What to Keep and What to Toss

What to Keep and What to Toss

You don't have to keep all the papers, photos, genealogy records, albums, newspaper clippings, magazines and other assorted "stuff" you inherited from Grandma's attic. Our checklist will help you decide what to keep, toss, and skim for family information (then toss). 

As you sort through an inherited family archive of papers, photos, genealogy records, albums, newspaper clippings, magazines and other assorted “stuff,” you might be tempted to either keep everything or throw everything out. Resist both of these urges. Instead, look at each item and use the following lists to help you quickly decide what to save and what to trash (shred any records with sensitive information).


  • vital records
  • graduation, baby, marriage invitations and announcements
  • educational records—school report cards, school photos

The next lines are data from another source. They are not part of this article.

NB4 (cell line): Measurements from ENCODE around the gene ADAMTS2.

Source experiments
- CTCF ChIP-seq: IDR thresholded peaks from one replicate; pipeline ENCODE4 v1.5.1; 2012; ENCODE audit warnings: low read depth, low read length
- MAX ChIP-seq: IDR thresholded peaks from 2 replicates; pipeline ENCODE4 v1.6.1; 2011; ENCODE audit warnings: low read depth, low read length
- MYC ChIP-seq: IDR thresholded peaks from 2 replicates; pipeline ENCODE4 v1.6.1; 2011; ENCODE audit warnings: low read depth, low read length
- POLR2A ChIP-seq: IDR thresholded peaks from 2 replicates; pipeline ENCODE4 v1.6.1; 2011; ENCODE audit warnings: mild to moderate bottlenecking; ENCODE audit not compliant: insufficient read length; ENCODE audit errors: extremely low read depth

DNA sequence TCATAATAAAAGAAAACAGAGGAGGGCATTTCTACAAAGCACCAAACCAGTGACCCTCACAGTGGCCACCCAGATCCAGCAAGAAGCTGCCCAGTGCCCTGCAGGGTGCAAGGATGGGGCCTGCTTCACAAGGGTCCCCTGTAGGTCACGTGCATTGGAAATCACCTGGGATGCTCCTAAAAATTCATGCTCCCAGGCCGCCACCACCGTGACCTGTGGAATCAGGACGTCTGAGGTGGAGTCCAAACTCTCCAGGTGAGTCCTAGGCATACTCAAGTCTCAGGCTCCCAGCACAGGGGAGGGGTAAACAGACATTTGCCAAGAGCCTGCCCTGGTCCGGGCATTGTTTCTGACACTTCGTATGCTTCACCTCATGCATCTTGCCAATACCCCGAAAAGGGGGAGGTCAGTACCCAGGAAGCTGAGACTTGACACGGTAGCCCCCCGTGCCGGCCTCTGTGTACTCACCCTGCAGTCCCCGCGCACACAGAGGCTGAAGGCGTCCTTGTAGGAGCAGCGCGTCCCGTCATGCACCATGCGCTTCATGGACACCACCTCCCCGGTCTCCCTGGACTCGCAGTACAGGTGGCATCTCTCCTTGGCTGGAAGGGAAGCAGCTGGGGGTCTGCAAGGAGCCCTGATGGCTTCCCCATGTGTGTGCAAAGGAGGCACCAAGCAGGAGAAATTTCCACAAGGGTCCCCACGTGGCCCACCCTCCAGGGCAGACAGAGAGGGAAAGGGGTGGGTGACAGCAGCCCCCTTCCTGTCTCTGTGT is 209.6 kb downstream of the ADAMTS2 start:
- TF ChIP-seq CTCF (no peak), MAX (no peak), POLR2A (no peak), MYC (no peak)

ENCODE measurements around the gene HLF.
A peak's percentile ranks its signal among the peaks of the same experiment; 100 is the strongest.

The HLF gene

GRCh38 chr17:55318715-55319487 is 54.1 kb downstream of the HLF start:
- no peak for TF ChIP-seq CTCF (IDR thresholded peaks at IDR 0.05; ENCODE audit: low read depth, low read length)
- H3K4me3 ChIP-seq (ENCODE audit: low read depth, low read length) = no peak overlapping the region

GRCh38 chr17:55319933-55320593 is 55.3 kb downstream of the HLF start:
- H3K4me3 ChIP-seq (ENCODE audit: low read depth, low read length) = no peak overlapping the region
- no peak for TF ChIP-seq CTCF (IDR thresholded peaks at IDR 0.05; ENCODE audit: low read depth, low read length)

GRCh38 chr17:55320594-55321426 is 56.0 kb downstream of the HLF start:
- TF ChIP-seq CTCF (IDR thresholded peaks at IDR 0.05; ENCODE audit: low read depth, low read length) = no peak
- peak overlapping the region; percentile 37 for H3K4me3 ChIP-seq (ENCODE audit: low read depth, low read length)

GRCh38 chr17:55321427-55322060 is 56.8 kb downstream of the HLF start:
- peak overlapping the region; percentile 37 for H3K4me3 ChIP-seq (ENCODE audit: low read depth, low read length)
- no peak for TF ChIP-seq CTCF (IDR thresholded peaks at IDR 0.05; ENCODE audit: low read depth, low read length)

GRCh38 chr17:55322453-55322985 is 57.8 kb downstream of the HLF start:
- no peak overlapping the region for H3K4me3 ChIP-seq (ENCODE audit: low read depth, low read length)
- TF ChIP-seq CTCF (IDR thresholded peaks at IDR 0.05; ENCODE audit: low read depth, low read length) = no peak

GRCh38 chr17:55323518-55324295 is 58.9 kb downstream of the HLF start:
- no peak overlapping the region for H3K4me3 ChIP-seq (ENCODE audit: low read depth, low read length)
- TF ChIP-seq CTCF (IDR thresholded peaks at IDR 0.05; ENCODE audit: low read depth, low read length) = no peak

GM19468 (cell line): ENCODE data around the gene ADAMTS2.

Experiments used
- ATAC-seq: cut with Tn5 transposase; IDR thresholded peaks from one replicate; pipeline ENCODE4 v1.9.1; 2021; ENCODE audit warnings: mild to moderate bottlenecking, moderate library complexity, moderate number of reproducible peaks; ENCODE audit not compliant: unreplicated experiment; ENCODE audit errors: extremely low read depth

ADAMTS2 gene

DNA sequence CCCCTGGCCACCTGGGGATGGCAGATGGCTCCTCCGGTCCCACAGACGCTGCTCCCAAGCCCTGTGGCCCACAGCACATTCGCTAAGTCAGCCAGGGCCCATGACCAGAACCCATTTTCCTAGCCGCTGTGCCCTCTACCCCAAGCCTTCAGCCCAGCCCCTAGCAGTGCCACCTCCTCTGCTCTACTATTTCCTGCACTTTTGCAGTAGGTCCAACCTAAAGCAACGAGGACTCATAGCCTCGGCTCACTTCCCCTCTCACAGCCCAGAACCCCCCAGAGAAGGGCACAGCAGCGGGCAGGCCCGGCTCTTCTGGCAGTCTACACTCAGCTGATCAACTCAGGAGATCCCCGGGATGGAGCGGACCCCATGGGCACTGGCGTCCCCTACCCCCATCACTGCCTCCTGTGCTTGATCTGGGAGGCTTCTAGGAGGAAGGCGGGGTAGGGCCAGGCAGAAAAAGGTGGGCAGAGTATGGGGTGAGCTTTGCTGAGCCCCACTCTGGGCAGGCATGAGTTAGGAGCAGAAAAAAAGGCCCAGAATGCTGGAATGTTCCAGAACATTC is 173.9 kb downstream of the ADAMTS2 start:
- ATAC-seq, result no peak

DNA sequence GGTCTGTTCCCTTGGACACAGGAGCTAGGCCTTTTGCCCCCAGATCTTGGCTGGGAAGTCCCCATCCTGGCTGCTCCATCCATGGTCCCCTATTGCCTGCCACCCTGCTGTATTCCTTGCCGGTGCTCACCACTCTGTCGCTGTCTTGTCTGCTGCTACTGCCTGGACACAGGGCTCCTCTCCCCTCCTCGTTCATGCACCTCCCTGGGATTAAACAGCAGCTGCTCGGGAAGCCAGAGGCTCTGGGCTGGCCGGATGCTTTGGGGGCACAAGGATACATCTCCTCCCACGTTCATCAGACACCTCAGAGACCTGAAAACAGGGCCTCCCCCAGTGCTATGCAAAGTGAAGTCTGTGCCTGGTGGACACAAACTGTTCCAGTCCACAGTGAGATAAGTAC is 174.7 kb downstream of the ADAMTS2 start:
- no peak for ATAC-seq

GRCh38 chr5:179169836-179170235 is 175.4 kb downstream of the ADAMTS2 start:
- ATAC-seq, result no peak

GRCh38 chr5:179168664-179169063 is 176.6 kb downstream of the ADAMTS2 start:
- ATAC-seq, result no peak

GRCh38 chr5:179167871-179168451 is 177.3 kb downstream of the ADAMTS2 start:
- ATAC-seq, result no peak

• military records—discharge papers, letters, awards
  • Christmas cards and envelopes
  • Christmas Card List
  • recipes, handwritten favorites
  • address books
  • bank passbooks
  • income tax returns
  • journals, diaries, ledgers
  • scrapbooks, autograph and photo albums
  • correspondence
  • employment records—pay stubs, contracts, résumés (keep enough to verify employment and salary)
  • telephone books
  • city and club directories and rosters
  • genealogy and family history charts, narratives, family trees

Skim, then trash:

  • church and club newsletters (skim first for family news and consider saving a representative copy)
  • cancelled checks, check registers (skim first for purchases of family heirlooms or details on relatives’ cost of living)
  • news clippings (skim for news of family or friends)
  • travel itineraries and brochures (skim for information on trips or places where relatives might live)
  • old calendars (skim for anniversaries and dates of birth)
  • receipts (skim for purchases of heirlooms and other important items such as automobiles)
  • medical bills and records (extract genealogical information before throwing away)


  • random newspaper and magazine clippings 
  • bank statements
  • old insurance policies (check first whether they’re still in effect)
  • travel brochures
From the July/August 2012 Family Tree Magazine

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